Problems with Paul

Paul Edward Theroux (born 10 April 1941) is an American travel writer and novelist, whose best known works are The Great Railway Bazaar and The Mosquito Coast.

I have never read his novels as travel writing has always held a greater fascination for me, but I have read and own most that he has written in the travel genre:

The Great Railway Bazaar, an account of his journey by train from London to Japan and back

The Old Patagonian Express, my first exposure to his writing, his travels by train from Boston to Patagonia

The Kingdom by the Sea, walking and train travelling around the United Kingdom

The Happy Isles of Oceania, kayaking in the South Pacific

Riding the Iron Rooster, train travelling in China

Dark Star Safari, by train from Cairo to Cape Twon

The Pillars of Hercules, travels around the Mediterranean

The Last Train to Zona Verde, overland from Cape Town to Angola

Ghost Train to the Eastern Star, a sequel to The Great Railway bazaar

…just to name his most famous works.

Generally I enjoy his train travel writing as it captures my imagination and lets me live vicariously through him as he sees faraway places with strange-sounding names through the windows of a train.

Having said this, I find myself constantly wondering where the line between travel as a novel and actual travel experiences is drawn for Mr. Theroux, for his experiences seem planets removed from my own with train travel.

In fairness, Mr. Theroux has travelled further and farther than I ever have, but he rarely seems to have the type of difficulties I encounter when I travel by train in North America, Asia or Europe.

Trains never seem to be late for Paul.

Ticket conductors are friendly and chatty with Paul.

Every passenger on board his trains seems open and forthcoming with Paul.

And somehow travelling across a landscape by high-speed rail makes Paul an instant expert on the places he visits.

He always seems to have just the perfect book with him as a travelling companion at just the perfect place and moment.

Here in Switzerland, my trains are invariably late, despite the false reputation of Swiss trains being so accurately punctual that you could use a stopwatch to observe them.

Here in Switzerland, a friendly chatty ticket conductor is a rare animal indeed, damn nearly extinct as a species as a matter of fact.

Here in Switzerland, as in England, South Korea and in English-speaking Canada, train passengers are not that conversational or open.

As for learning anything from a train window, I rarely see anyone aboard a Swiss train actually looking outside the window as their attention is drawn to some sort of electronic gizmo or on rarer occasion a book.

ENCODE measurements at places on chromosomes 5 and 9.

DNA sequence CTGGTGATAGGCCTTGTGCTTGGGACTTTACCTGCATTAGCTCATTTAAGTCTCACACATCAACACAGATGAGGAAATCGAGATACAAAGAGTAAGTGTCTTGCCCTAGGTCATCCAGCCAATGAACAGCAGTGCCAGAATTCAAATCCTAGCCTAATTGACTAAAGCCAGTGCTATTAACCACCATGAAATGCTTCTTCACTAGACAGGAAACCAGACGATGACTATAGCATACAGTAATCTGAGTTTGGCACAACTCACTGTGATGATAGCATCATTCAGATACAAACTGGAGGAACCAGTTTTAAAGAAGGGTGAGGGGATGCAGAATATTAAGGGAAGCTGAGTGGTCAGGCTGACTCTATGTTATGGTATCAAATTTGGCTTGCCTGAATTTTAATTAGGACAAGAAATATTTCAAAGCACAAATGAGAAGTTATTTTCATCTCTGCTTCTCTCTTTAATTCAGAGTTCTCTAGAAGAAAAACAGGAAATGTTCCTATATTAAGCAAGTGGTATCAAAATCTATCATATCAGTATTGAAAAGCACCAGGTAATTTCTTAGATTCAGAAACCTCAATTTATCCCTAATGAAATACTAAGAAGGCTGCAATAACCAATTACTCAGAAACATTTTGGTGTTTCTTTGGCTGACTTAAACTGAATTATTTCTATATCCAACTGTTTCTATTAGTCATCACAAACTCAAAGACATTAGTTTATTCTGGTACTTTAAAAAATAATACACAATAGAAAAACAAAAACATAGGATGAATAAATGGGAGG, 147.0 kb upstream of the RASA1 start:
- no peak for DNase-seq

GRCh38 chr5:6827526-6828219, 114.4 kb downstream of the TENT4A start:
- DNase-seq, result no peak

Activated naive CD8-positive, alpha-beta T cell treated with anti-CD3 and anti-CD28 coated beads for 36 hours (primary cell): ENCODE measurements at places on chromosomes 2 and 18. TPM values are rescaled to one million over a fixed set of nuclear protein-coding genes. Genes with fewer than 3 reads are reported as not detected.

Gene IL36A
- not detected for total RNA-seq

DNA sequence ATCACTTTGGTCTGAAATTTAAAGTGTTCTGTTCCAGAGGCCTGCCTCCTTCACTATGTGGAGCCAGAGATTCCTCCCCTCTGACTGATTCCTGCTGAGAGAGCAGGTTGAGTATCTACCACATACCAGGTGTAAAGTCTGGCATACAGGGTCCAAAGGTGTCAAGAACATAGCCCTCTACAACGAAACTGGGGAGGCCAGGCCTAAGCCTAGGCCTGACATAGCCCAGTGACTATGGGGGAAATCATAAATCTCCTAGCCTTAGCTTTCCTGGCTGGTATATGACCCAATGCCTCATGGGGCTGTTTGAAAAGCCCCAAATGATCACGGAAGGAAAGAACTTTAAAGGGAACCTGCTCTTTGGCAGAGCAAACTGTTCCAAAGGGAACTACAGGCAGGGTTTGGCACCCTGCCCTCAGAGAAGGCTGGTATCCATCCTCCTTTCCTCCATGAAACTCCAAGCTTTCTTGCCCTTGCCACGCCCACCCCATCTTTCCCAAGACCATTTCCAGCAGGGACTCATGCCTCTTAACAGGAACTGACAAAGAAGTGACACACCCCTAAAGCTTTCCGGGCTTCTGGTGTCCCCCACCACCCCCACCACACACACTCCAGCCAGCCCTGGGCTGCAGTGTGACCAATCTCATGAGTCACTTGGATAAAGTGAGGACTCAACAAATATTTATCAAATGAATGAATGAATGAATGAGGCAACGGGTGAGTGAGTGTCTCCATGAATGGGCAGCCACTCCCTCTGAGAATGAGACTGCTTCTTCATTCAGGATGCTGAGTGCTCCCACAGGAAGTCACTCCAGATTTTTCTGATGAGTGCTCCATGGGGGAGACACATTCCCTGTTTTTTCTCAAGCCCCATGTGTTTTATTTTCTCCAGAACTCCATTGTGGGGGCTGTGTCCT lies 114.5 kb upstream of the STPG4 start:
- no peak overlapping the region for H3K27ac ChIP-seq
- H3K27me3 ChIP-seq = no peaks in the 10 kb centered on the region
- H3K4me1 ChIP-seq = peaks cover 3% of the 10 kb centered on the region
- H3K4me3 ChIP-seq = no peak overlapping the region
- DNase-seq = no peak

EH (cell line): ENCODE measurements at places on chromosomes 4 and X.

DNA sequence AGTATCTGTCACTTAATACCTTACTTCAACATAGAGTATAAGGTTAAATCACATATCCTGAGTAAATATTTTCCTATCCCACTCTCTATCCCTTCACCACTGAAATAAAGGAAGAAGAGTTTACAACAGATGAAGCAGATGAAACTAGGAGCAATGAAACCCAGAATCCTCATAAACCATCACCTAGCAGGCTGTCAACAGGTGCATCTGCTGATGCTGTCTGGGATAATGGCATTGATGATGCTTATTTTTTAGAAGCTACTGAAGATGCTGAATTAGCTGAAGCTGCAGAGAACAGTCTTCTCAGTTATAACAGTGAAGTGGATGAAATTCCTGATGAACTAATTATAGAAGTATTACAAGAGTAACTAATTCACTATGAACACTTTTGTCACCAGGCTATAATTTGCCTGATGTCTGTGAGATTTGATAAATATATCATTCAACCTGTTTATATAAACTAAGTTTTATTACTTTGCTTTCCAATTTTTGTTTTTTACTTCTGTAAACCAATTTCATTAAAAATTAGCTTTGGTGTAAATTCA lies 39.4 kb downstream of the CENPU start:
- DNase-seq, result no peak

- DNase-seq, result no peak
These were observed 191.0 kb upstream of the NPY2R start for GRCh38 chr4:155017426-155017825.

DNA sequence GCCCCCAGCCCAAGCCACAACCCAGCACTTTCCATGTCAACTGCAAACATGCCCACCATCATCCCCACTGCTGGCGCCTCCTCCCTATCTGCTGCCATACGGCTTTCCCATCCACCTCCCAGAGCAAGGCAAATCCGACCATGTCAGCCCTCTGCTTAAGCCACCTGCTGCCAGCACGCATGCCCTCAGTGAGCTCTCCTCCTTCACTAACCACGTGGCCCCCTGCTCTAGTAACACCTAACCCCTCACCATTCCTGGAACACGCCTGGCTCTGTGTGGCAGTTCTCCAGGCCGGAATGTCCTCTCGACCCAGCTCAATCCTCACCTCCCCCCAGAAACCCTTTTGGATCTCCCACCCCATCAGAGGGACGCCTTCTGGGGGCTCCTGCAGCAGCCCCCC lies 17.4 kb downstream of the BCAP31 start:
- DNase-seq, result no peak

Now make no mistake.

I actually enjoy his travel writing.

I also feel sorry for him.

So many travel writers for whom solitary travel is a necessity seem to have difficulty in maintaining their marriages as a result of their solo wanderlust.

I remember in my own travels in the US, travelling about by thumb, I had the impulse to visit Spring Hill, Tennessee, where one of my travel writing heroes was said to live.

Peter Jenkins, sponsored by National Geographic, walked across the US from New England to New Orleans, where he met Barbara.

They married and then she walked with him from Louisiana to the West Coast.

They bought themselves a farm in Spring Hill and apparently lived happily ever after.

Not so.

Peter still heard the song of the highway and ended up travelling to China without her.

When I arrived in Spring Hill, I learned that the Jenkins, he and she, were divorced and lived on farm properties next to one another.

The Jenkins’ situation is sadly not unique amongst travel writers.

Paul Theroux divorced Anne in 1993, then married Sheila in 1995.

He still travels solo.

He still writes fulltime, a solitary occupation.

I thought of Paul this morning and his train travels when I remembered the unpleasant events of my own train journey home last night.

I had finished work in St. Gallen and wanted to go home.

The train schedule board announced that all trains to Schaffhausen, the end of the line for my train back home in Landschlacht, from St. Gallen were cancelled.

Apparently there was repair being done on the tunnel connecting St. Fiden with St. Gallen.

Signage indicated that an emergency bus service had been provided from St. Gallen Hauptbahnhof (Grand Central Station) to St. Fiden.

So, in accordance with the normal train schedule, I met the bus going to St. Fiden.

The driver took no notice and gave not a damn about whether the inconvenienced passengers made future connections or not.

The emergency bus simply sat behind the train station for half a hour while the driver chatted lazily with his fellow drivers assembled outside the bus.

The other passengers and I complained bitterly about the unnecessary delay, but the driver argued he was waiting for a fuller bus.

We arrived at St. Fiden where the train to Schaffhausen had already left.

To add insult to injury, ticket inspectors then wanted to charge passengers for travelling after 11 pm, which they wouldn’t have been doing had the bus driver left the station when the normal train would have left.

What passengers remained on the train were either young and drunk revellers, louder than fighting alley cats, or truly ticked off passengers like myself in a state of complete annoyance.

I was not home until after midnight, no thanks to the SBB (Swiss National Rail).

This sort of thing never seems to happen to Paul.


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